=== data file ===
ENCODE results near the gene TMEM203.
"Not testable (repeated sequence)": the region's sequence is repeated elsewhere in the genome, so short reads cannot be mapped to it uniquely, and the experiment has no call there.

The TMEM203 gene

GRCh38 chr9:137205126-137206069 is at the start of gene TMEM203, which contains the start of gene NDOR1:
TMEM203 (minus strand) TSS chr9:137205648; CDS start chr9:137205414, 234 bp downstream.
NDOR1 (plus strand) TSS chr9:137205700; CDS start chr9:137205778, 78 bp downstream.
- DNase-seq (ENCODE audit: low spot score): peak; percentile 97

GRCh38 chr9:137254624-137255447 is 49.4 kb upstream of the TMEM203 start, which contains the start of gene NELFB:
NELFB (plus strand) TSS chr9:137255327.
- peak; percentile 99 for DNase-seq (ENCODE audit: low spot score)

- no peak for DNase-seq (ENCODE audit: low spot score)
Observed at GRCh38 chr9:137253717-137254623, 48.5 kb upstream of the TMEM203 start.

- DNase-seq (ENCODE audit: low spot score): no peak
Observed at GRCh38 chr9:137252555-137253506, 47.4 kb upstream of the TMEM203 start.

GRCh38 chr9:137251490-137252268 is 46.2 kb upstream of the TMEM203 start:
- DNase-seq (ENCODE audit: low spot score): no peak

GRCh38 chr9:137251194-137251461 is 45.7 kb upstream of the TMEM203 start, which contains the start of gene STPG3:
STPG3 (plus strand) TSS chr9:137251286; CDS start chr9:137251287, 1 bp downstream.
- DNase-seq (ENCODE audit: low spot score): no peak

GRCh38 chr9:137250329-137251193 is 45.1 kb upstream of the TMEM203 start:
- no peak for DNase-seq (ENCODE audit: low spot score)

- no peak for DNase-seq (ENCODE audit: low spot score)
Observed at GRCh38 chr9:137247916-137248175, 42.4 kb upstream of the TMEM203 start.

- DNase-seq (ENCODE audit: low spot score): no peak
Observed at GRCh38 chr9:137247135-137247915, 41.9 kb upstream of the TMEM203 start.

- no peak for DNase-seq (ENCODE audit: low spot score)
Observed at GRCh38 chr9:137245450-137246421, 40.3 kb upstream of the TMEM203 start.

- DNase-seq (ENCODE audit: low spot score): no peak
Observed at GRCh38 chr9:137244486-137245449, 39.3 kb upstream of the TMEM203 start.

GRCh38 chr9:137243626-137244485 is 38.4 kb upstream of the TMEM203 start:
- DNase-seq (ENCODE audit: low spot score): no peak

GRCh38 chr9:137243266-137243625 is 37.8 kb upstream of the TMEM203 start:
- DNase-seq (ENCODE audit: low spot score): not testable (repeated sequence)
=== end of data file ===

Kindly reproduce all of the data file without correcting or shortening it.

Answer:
ENCODE results near the gene TMEM203.
"Not testable (repeated sequence)": the region's sequence is repeated elsewhere in the genome, so short reads cannot be mapped to it uniquely, and the experiment has no call there.

The TMEM203 gene

GRCh38 chr9:137205126-137206069 is at the start of gene TMEM203, which contains the start of gene NDOR1:
TMEM203 (minus strand) TSS chr9:137205648; CDS start chr9:137205414, 234 bp downstream.
NDOR1 (plus strand) TSS chr9:137205700; CDS start chr9:137205778, 78 bp downstream.
- DNase-seq (ENCODE audit: low spot score): peak; percentile 97

GRCh38 chr9:137254624-137255447 is 49.4 kb upstream of the TMEM203 start, which contains the start of gene NELFB:
NELFB (plus strand) TSS chr9:137255327.
- peak; percentile 99 for DNase-seq (ENCODE audit: low spot score)

- no peak for DNase-seq (ENCODE audit: low spot score)
Observed at GRCh38 chr9:137253717-137254623, 48.5 kb upstream of the TMEM203 start.

- DNase-seq (ENCODE audit: low spot score): no peak
Observed at GRCh38 chr9:137252555-137253506, 47.4 kb upstream of the TMEM203 start.

GRCh38 chr9:137251490-137252268 is 46.2 kb upstream of the TMEM203 start:
- DNase-seq (ENCODE audit: low spot score): no peak

GRCh38 chr9:137251194-137251461 is 45.7 kb upstream of the TMEM203 start, which contains the start of gene STPG3:
STPG3 (plus strand) TSS chr9:137251286; CDS start chr9:137251287, 1 bp downstream.
- DNase-seq (ENCODE audit: low spot score): no peak

GRCh38 chr9:137250329-137251193 is 45.1 kb upstream of the TMEM203 start:
- no peak for DNase-seq (ENCODE audit: low spot score)

- no peak for DNase-seq (ENCODE audit: low spot score)
Observed at GRCh38 chr9:137247916-137248175, 42.4 kb upstream of the TMEM203 start.

- DNase-seq (ENCODE audit: low spot score): no peak
Observed at GRCh38 chr9:137247135-137247915, 41.9 kb upstream of the TMEM203 start.

- no peak for DNase-seq (ENCODE audit: low spot score)
Observed at GRCh38 chr9:137245450-137246421, 40.3 kb upstream of the TMEM203 start.

- DNase-seq (ENCODE audit: low spot score): no peak
Observed at GRCh38 chr9:137244486-137245449, 39.3 kb upstream of the TMEM203 start.

GRCh38 chr9:137243626-137244485 is 38.4 kb upstream of the TMEM203 start:
- DNase-seq (ENCODE audit: low spot score): no peak

GRCh38 chr9:137243266-137243625 is 37.8 kb upstream of the TMEM203 start:
- DNase-seq (ENCODE audit: low spot score): not testable (repeated sequence)